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Chippendales and sexy Pop Tarts

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Reel Mama: Chippendales and sexy Pop Tarts

Saturday, April 14, 2012

Chippendales and sexy Pop Tarts

I was taken aback on Easter when a fellow mom saw my daughter playing with her Alvin the Chipmunk toy.  “Is that one of the Chippendales?” she asked.  I was so taken aback by her question, I stuttered an affirmative response, not wanting to explain in front of our kids that the Chippendales, the famous male strippers who perform seven days a week in Vegas to houses packed with tipsy bachelorettes, are very distinct from the Chipmunks, the trio of cute if annoying singing rodents.

Which got me to thinking about the appropriateness of products and media marketed to our kids these days.  Exhibit A: The Family Guy in syndication in the time slot when kids are getting home from school.  The Family Guy has its moments of genius, true, but it also has plenty more moments of jaw-dropping envelope-pushing.  The shock-and-awe wince factor is ridiculous.  Not stuff kids need to be watching. 

Exhibit B: Pop Tarts. No, not Bratz Dolls, those pop nasty party girl dolls who look like Barbie dropped out of high school so she could focus on impressing club bouncers.  The other kind of Pop Tart, the edible ones.  Everyone’s favorite toastable cardboard with frosting has “Wildlicious” new flavors being rolled out in a new ad set to Right Said Fred’s Gen X anthem “I’m Too Sexy.” 

To me, this is so wrong said Fred.  Pop Tarts are “wildlicious”?  Are we sure we’re not talking about a Girls Gone Wild video?  These are breakfast pastries marketed to little kids!  How are they so sexy it hurts?

Kellogg's is trying to sell to the Gen X parents and our notorious sense of nostalgia for the 1990s.  Right song, perhaps, but wrong product. In the ad, little creatures who look like walking sperm climb over the colorful new Pop Tarts, eat them, get doused in color, and then parade up a runway.  It's like a bad trip from the 1960s that made a wrong turn into the 1990s, and somehow wound up in 2012.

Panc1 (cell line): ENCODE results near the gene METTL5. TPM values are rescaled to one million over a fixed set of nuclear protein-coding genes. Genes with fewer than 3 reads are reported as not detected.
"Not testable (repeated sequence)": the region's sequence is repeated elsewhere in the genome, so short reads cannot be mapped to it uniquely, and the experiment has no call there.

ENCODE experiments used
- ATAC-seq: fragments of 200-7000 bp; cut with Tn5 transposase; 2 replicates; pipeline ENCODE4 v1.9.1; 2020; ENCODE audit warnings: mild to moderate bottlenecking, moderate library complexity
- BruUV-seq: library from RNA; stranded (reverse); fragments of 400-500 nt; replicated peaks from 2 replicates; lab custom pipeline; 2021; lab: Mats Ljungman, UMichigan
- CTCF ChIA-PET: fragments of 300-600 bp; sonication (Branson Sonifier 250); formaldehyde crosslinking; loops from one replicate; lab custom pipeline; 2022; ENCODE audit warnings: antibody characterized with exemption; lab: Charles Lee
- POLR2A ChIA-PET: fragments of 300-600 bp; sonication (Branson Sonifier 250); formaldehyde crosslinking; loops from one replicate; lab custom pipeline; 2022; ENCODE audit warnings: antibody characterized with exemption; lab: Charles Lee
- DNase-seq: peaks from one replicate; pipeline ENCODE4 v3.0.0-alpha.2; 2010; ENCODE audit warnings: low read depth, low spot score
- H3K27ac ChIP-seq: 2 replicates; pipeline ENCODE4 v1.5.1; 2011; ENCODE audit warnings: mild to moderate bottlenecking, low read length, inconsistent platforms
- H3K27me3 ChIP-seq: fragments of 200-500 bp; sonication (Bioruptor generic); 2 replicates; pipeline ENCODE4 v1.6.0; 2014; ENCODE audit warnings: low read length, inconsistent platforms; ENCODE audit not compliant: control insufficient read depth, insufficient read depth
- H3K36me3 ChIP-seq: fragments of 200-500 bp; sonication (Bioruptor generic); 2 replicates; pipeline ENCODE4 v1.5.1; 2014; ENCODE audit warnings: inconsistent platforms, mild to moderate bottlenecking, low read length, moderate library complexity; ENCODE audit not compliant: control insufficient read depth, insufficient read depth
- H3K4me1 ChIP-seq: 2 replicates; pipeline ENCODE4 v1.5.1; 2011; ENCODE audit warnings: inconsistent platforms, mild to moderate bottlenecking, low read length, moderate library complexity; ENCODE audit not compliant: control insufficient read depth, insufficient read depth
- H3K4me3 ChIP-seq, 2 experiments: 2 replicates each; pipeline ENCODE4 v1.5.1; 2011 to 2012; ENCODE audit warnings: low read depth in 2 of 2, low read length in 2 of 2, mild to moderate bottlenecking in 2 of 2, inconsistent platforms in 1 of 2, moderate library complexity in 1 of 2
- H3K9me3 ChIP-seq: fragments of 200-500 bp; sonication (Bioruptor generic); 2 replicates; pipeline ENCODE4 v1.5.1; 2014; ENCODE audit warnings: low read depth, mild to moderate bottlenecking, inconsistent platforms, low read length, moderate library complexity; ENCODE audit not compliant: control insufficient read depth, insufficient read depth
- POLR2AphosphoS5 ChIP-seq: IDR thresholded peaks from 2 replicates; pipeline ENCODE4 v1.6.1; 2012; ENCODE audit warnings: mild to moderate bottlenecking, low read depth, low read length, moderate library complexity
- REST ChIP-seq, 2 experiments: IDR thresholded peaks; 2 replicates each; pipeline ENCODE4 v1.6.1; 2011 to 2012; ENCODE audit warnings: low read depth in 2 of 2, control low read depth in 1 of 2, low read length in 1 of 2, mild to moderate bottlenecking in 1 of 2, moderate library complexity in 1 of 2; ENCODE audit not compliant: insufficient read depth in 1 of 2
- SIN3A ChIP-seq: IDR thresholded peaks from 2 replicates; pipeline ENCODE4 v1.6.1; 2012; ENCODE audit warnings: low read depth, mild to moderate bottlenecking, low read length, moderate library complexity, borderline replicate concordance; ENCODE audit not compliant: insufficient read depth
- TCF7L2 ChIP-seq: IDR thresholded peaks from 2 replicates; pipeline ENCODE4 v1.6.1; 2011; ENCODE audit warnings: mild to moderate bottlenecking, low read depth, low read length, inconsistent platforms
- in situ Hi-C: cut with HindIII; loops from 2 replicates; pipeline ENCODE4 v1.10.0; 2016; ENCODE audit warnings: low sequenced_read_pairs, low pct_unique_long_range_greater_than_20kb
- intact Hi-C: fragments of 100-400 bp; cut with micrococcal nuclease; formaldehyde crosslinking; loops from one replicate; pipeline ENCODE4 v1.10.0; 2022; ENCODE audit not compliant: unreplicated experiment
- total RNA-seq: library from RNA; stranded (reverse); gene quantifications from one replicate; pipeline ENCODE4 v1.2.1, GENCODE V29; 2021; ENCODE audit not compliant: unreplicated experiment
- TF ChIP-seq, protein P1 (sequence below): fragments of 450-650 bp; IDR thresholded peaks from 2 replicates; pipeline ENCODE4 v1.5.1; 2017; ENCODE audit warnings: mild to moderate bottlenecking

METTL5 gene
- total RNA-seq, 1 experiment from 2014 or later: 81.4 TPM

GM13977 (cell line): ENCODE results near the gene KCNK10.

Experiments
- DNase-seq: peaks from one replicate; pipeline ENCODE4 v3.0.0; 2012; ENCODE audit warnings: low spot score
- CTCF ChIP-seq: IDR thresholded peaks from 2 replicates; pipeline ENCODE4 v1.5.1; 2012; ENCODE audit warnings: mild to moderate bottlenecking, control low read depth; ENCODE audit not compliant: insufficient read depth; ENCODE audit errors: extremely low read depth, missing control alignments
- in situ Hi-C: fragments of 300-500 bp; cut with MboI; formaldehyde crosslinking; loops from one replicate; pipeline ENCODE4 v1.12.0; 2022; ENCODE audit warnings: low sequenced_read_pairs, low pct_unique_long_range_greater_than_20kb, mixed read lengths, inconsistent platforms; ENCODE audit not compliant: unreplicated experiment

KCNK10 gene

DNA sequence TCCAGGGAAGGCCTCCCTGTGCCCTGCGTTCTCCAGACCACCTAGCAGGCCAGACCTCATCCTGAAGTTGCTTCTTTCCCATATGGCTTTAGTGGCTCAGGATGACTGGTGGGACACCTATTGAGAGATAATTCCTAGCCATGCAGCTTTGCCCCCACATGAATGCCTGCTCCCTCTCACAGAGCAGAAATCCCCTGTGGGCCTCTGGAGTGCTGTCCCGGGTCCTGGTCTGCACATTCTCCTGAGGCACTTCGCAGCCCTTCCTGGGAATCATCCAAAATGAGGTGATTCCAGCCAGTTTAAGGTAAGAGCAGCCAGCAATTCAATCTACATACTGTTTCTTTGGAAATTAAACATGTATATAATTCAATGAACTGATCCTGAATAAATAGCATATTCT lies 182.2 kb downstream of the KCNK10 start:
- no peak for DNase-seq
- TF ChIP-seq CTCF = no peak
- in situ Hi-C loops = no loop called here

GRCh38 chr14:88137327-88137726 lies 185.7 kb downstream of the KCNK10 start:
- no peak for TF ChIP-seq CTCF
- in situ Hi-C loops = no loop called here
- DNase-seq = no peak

Watch the commercial at and tell me (or them!) what you think.

Eat too many of those wildlicious Pop Tarts and you might not be too sexy for your shirt, because it won’t fit anymore.  Are they trying to "sex up" the child obesity problem?

What the hell are they thinking?


At April 18, 2012 at 9:37 AM , Anonymous Anonymous said...

I sent a complaint via Kellogg's website and received the following response which I think is ridiculous. I guess they consider anyone over the age of 12 to be an adult and there is no way that commercial was created for adults. See below:

Thank you for contacting our company regarding the advertising for Kellogg's® Pop-Tarts®. We sincerely appreciate your interest.

This commercial was developed with a sophisticated animation style that is intended for adults. Plus, this commercial will only appear on networks and shows that have fewer than 35% of viewers under age 12.

Pop-Tarts® have been a favorite of adults for years. In fact, the majority of Pop-Tarts® are eaten by adults, which is why this new campaign is targeted to adults who like to find a little joy in routine, everyday moments.

Viewer reaction, such as yours, is helpful to us and taken into consideration when developing future advertisements. Your concerns have been forwarded to the appropriate company officials and we hope future ads for this and our other products will be more acceptable to you.

Again, thank you for sharing your views and interest in our company.

At April 20, 2012 at 1:10 AM , Blogger Lauren Ivy Chiong said...

Thank you for sharing this response.

It seems that Kellogg's is playing to Generation X's inability to let go of our youth. We don’t want our kids eating junk, but it’s okay for us to eat the pastries in secret after they are in bed or when they’re watching Elmo. Times have changed. Our parents were fine with giving us Pop Tarts and Fruit Loops, which used to be loaded with a lot more sugar than they have now. Gen X parents feed their kids organic kale smoothies for breakfast, while stuffing our own faces with Pop Tarts on the sly. This face included. Brilliant.

I still contend that the marketing scheme is inappropriate. Grown ups may eat Pop Tarts, but it’s still a kids' product, and according to the company a significant number of kids will still see it (less than 35% viewership being children still means that potentially almost a third of the viewers could be children).


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